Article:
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Old Posted Apr 20, 2017, 7:45 PM
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Join Date: Nov 2001
Location: Vancouver
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Quote:
Originally Posted by Drybrain View Post
Looked at that way, downtown Toronto is also insignificant in terms of population. Moreso, even. But it's still where the primary regional medical services are located. It's nice to serve the surrounding communities, but what about serving THIS community?
I don't think the peninsula is losing population, and one major (the biggest?) regional planning goal is to increase the amount of development there in the future to reduce servicing costs and generally make the city work a lot better. It wouldn't be hard to get the peninsula up to 90,000 people or more just by developing underused land. Because of the bridges and population densities the peninsula is quite central.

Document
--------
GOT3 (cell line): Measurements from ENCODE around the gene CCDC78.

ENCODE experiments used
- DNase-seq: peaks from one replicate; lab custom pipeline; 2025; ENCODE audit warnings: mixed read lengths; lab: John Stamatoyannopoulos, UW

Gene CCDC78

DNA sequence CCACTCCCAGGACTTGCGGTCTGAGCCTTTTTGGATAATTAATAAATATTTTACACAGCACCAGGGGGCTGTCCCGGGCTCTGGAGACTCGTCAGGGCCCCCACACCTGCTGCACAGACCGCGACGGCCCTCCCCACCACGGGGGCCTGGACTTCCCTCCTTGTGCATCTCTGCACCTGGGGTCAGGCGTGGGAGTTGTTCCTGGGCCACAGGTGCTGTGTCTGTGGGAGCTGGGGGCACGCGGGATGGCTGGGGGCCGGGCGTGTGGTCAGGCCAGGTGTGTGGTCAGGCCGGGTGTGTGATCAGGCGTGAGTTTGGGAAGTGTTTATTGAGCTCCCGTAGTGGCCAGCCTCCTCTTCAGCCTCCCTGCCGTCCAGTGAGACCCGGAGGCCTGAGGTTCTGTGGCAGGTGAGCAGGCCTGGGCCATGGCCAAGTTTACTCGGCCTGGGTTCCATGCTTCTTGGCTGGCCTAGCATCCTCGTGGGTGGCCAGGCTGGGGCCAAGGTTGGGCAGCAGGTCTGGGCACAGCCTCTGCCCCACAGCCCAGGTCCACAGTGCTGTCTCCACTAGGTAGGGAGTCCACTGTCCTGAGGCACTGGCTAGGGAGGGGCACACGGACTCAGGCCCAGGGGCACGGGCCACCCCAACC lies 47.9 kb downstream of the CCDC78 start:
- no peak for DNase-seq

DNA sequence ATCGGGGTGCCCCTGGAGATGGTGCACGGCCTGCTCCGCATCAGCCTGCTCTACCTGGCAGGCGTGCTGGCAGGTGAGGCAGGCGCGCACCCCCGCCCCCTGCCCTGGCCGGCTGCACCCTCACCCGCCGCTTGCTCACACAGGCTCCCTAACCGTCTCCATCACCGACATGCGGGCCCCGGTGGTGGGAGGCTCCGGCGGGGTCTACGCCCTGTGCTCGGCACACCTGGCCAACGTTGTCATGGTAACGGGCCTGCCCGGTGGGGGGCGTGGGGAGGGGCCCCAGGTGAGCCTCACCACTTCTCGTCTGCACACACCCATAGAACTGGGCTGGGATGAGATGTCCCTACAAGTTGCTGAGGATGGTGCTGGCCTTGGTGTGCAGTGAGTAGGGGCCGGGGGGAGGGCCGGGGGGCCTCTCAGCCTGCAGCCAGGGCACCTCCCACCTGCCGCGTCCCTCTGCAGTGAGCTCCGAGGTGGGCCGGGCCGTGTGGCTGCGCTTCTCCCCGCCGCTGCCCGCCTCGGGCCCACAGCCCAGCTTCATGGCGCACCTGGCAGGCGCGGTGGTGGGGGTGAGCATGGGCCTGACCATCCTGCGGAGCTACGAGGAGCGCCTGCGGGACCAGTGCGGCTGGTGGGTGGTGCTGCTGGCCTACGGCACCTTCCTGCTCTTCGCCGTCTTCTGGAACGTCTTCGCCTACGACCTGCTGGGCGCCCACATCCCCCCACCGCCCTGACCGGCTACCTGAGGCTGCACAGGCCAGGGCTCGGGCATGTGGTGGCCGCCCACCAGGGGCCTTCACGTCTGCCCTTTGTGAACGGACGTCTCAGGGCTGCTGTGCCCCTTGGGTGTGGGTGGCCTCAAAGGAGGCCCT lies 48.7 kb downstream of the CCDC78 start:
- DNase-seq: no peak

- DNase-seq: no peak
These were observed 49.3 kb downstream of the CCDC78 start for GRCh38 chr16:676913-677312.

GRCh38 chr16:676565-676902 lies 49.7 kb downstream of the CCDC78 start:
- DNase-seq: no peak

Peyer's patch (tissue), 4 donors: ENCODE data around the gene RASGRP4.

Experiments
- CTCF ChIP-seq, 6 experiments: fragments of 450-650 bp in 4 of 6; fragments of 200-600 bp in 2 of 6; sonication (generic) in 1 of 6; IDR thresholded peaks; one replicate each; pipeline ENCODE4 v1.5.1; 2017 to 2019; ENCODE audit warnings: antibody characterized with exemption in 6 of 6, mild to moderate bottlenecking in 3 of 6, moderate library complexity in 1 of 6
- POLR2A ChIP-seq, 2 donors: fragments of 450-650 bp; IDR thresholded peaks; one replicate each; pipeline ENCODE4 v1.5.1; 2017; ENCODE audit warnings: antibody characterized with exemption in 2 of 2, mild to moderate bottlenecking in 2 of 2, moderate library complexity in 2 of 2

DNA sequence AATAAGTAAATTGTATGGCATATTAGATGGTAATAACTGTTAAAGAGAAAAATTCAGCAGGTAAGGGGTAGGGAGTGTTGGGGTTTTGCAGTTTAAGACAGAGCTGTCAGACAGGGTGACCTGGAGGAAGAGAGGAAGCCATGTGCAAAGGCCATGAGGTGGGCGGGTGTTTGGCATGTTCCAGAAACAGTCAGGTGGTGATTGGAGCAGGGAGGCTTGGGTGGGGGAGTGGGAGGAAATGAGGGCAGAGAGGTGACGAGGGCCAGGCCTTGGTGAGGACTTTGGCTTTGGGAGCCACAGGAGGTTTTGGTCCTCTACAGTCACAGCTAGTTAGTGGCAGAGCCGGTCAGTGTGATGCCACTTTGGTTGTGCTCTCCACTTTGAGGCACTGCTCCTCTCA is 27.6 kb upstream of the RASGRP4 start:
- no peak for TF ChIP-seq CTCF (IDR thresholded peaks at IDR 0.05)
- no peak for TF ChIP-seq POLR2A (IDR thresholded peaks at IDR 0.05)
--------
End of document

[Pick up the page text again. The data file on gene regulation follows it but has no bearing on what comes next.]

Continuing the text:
I think we may need to wait for undercount-corrected 2016 census numbers to accurately compare but the 0009.00 downtown census tract (below the Citadel from around Cornwallis to Sackville) for example went from 1,984 people in 2011 to 2,357 in the 2016 census. This is comparable to the growth happening in the fastest growing suburban parts of Halifax. I am guessing this growth is going to increase from 2016-2021 rather than slow down.

There seem to be a lot of people, mostly older, who have made up their minds that suburbia is "the future". But for the most part it's not really what younger people want or can afford, and it has been tried out and hasn't worked well. It's not 1974.
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